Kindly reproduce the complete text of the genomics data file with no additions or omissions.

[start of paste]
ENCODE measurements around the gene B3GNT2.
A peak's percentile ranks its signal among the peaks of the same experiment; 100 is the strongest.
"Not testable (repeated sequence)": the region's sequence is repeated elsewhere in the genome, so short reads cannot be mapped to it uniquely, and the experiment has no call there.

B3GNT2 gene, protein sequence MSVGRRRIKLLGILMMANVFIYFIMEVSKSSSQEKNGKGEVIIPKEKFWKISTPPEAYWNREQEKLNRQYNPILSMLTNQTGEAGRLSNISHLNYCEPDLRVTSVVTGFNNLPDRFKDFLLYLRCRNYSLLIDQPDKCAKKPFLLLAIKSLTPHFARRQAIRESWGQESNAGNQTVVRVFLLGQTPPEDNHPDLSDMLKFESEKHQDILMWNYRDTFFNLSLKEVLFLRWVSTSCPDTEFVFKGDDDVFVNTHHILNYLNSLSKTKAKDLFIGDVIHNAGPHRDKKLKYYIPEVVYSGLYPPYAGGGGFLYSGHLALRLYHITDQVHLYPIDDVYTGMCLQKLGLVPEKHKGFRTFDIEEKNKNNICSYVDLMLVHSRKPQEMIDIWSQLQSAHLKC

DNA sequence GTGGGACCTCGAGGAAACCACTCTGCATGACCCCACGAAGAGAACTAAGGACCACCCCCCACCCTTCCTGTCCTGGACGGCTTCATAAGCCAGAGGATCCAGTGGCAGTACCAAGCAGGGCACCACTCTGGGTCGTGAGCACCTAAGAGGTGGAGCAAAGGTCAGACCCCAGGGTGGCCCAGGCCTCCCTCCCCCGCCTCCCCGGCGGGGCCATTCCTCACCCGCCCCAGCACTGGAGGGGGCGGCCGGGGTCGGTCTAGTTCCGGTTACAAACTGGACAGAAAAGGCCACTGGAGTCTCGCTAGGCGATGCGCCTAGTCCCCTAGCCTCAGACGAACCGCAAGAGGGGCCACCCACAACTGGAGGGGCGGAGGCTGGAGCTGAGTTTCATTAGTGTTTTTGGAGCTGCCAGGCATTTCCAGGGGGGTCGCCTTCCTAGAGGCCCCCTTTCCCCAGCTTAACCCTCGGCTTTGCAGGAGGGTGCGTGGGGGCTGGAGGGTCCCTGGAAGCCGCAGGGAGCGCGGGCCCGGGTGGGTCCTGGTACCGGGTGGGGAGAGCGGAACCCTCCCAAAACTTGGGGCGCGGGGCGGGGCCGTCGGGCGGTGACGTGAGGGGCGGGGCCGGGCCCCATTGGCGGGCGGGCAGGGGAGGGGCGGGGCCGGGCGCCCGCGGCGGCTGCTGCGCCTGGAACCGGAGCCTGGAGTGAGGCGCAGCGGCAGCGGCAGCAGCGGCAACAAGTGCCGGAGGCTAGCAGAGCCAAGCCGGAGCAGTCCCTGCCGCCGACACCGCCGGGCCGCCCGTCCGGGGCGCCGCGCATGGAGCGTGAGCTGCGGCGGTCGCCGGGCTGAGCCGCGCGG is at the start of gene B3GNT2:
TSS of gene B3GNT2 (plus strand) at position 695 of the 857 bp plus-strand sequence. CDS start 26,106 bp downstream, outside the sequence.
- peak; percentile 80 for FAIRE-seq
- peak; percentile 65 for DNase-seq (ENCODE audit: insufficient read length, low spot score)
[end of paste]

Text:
ENCODE measurements around the gene B3GNT2.
A peak's percentile ranks its signal among the peaks of the same experiment; 100 is the strongest.
"Not testable (repeated sequence)": the region's sequence is repeated elsewhere in the genome, so short reads cannot be mapped to it uniquely, and the experiment has no call there.

B3GNT2 gene, protein sequence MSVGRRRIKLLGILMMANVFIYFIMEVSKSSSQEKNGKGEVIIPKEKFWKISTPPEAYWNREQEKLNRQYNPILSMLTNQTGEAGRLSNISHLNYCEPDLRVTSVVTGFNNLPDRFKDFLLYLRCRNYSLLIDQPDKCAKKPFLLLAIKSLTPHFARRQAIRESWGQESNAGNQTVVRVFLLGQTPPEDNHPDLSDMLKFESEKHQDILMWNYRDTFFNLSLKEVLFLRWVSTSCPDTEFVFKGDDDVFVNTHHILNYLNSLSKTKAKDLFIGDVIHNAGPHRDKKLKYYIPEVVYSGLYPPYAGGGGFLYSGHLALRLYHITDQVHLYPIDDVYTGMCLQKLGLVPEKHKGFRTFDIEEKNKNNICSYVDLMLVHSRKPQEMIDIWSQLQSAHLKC

DNA sequence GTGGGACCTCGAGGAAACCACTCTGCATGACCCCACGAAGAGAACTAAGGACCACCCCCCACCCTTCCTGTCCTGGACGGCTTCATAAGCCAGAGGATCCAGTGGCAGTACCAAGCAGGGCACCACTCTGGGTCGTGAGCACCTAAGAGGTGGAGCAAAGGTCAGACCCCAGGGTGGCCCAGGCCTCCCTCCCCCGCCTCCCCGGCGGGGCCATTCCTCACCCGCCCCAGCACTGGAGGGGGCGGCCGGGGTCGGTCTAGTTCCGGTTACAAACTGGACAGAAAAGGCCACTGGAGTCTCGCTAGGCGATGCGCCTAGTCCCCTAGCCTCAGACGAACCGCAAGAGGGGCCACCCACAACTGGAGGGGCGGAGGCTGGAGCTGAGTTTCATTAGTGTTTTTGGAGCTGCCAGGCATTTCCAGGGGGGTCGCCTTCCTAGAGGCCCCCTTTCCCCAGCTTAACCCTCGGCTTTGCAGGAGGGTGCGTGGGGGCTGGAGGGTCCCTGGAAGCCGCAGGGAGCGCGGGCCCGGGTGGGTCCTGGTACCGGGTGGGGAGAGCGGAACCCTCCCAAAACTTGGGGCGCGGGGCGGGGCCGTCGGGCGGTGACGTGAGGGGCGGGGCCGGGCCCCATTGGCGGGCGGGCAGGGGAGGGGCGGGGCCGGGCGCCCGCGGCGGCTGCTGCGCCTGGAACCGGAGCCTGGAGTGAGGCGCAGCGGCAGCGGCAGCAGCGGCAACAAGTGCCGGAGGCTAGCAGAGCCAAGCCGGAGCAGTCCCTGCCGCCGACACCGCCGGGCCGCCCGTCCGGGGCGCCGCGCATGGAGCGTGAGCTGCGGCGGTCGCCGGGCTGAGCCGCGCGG is at the start of gene B3GNT2:
TSS of gene B3GNT2 (plus strand) at position 695 of the 857 bp plus-strand sequence. CDS start 26,106 bp downstream, outside the sequence.
- peak; percentile 80 for FAIRE-seq
- peak; percentile 65 for DNase-seq (ENCODE audit: insufficient read length, low spot score)